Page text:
If someone says, "I love God," and hates his brother, he is a liar; for the one who does not love his brother whom he has seen, cannot love God whom he has not seen. (1 John 4:20)
Nothing you will read here is different from what I’ve written or said dozens of times over the past decade. Neither do I believe what I write now once again will make any more difference than it has in time past.
But the thought is once again heavy on my heart, and so – here goes:
As a charismatic Protestant I wondered why all Christians, regardless of their label, didn’t come to what Pentecostals call the “Full Gospel.” Why would they not want to enjoy and participate in the supernatural gifts of the Holy Spirit?
But in time I realized that what some called the Full Gospel, others called heresy. What some called experiencing the supernatural gifts of the Holy Spirit, others called working with demons.
Our differences went even deeper. What some called Biblical truths, others called heresy. What some believed to be the correct method of worship, others called stuffy and ritualistic.
When I committed myself to Jesus in 1972 I was in near total ignorance of the cavernous differences that exist among Christian groups. Because I was raised in a Jewish family in a Jewish neighborhood, my acquaintance with non-Jews was minimal. Then, when I met Christ on a military base in Japan, my only exposure to Christian worship was in the military base chapel where Christians of every Protestant denomination met together and where all Christians got along as brothers and sisters in Christ – regardless of our label. (I was only marginally aware that Catholics had their own services at a different time in the same chapel).
When I discharged from the navy, my wife and I moved to Springfield, Missouri where I was to attend an Assemblies of God (Pentecostal) college. In the same town was another bible college – Baptist Bible College, a member of a Baptist denomination called, Baptist Bible Fellowship.
At first, I did not know each group eyed the other with suspicion about their purity of doctrines – until I went to a pharmacy to fill a prescription. When, for insurance purposes, the pharmacist asked where I attended school, I told him. But a few minutes later, as he handed me my medication, I noticed he’d written on my receipt the name of the Baptist school. When I corrected him, his face blushed, and just about fell over himself apologizing for his mistake.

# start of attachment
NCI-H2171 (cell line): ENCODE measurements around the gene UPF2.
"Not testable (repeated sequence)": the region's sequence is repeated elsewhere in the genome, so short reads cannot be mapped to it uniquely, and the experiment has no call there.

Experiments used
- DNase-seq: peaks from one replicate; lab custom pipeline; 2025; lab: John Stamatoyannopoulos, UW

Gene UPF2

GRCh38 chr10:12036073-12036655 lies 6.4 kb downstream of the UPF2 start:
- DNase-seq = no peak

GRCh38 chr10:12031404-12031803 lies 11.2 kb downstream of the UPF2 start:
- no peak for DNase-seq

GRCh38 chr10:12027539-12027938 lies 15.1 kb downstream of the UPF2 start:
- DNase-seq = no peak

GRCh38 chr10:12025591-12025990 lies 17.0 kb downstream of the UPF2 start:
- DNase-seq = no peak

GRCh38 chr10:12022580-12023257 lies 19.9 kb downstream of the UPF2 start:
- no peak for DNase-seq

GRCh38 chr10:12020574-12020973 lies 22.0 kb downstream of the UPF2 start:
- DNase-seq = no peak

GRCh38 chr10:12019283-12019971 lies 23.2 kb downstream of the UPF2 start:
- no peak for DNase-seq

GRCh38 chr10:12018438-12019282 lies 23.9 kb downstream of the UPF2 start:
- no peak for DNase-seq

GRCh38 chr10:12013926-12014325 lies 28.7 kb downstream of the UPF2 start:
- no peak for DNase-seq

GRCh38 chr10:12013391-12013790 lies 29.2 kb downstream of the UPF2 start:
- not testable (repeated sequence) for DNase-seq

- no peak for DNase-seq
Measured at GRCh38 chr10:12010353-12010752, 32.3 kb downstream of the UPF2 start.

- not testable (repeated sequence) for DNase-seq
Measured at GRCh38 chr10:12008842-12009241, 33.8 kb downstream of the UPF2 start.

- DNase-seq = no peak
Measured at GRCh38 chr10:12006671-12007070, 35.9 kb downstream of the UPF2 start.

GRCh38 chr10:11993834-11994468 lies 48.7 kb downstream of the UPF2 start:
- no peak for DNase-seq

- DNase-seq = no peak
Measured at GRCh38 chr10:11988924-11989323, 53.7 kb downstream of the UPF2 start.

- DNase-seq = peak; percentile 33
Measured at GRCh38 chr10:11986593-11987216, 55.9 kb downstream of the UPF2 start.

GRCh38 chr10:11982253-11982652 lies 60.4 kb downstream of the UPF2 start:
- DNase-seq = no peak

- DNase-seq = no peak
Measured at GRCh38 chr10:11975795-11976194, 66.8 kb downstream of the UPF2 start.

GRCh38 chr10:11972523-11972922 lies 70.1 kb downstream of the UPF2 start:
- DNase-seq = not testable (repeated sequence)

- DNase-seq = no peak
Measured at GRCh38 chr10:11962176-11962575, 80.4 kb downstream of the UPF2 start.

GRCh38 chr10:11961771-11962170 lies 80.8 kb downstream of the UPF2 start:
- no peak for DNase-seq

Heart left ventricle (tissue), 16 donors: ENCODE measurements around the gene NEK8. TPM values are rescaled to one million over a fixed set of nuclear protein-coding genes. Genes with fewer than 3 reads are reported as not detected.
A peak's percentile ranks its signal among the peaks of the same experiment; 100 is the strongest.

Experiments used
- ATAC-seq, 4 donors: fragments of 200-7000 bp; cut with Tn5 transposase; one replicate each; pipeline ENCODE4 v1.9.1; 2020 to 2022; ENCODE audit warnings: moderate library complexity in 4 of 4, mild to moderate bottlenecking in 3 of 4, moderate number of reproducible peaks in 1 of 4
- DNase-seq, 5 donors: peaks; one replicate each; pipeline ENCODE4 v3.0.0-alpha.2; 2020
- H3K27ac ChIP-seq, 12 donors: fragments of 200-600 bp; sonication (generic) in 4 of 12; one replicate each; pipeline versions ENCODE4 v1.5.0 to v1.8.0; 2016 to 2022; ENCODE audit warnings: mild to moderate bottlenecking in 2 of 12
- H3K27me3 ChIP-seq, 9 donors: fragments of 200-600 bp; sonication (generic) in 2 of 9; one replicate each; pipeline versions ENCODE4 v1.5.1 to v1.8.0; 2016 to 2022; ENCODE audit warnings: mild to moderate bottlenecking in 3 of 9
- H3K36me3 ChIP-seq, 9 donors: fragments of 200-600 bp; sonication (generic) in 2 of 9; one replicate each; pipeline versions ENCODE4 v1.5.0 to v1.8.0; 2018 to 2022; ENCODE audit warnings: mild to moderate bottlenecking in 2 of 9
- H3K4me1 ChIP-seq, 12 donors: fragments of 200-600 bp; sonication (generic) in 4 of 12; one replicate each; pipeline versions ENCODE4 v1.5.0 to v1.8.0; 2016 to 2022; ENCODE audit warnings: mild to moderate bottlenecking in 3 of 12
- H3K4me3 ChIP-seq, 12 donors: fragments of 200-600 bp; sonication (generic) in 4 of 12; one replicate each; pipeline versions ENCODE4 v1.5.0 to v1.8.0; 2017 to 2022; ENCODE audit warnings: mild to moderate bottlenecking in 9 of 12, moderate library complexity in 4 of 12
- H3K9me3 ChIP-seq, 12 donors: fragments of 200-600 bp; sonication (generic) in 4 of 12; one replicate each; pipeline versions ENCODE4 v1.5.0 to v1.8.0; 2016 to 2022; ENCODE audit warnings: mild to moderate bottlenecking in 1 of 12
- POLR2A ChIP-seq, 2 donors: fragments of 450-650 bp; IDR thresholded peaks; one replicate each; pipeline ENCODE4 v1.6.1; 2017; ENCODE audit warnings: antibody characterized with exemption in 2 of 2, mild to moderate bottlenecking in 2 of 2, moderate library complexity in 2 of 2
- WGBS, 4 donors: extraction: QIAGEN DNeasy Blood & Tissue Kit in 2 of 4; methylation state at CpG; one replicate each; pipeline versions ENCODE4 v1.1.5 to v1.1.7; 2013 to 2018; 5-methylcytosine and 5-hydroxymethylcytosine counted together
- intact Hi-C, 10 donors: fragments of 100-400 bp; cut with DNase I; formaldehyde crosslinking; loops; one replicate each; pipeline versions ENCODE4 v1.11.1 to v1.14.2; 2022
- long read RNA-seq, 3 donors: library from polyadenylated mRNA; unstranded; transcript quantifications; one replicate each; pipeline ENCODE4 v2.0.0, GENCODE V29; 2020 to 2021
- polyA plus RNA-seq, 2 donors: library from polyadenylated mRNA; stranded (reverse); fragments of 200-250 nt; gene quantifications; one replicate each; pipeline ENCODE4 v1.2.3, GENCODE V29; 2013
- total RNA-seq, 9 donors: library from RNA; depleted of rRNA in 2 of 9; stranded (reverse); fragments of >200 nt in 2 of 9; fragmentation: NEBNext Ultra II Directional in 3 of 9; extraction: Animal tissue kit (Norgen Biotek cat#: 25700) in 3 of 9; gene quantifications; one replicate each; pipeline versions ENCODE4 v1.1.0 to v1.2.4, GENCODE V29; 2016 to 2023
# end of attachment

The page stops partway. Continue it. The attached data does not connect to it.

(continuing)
When I asked him why he was so apologetic, he told me what I would learn in the following months – Baptists and Pentecostals in that city accused each other of heretical teaching.
It is now nearly forty years later, and nothing has changed. Indeed, since becoming a Catholic Christian in 2005, I have also learned of the great disunity that exists not only among virtually all Protestant groups, but that also exists between Catholics and Protestants. We continue to eye each other with suspicion and, in some cases, outright animosity.
Sometimes I wonder if anyone remembers Jesus’ warning to His disciples, “An hour is coming for everyone who kills you to think that he is offering service to God. These things they will do because they have not known the Father or Me. (John 16:2-3)
And Saint Paul added in his letter to the church at Galatia: (5:14-16) For the whole Law is fulfilled in one word, in the statement, “You shall love your neighbor as yourself.” 15 But if you bite and devour one another, take care that you are not consumed by one another. 16 But I say, walk by the Spirit, and you will not carry out the desire of the flesh.
Maybe it’s just me, but I think Christians have spent enough time biting and devouring one another. Meanwhile, Satan continues his malicious strut throughout the earth, devouring hundreds of millions of souls – unimpeded by the only force in the universe that can stop him – the Church.
Again, and maybe it’s just me, but maybe we should try something new. Instead of biting and devouring, maybe we should start loving our brothers and sisters bought with the blood of Jesus. Maybe we should focus on areas of doctrine about which we agree – about which ALL Christians agree – doctrines for example synthesized 1500 years ago in what Christians call the Nicene Creed.
As Saint Paul wrote (Romans 14:4-10) Who are you to judge the servant of another? To his own master he stands or falls; and he will stand, for the Lord is able to make him stand. . . . For not one of us lives for himself, and not one dies for himself; for if we live, we live for the Lord, or if we die, we die for the Lord; therefore whether we live or die, we are the Lord’s . . . . But you, why do you judge your brother? Or you again, why do you regard your brother with contempt? For we will all stand before the judgment seat of God.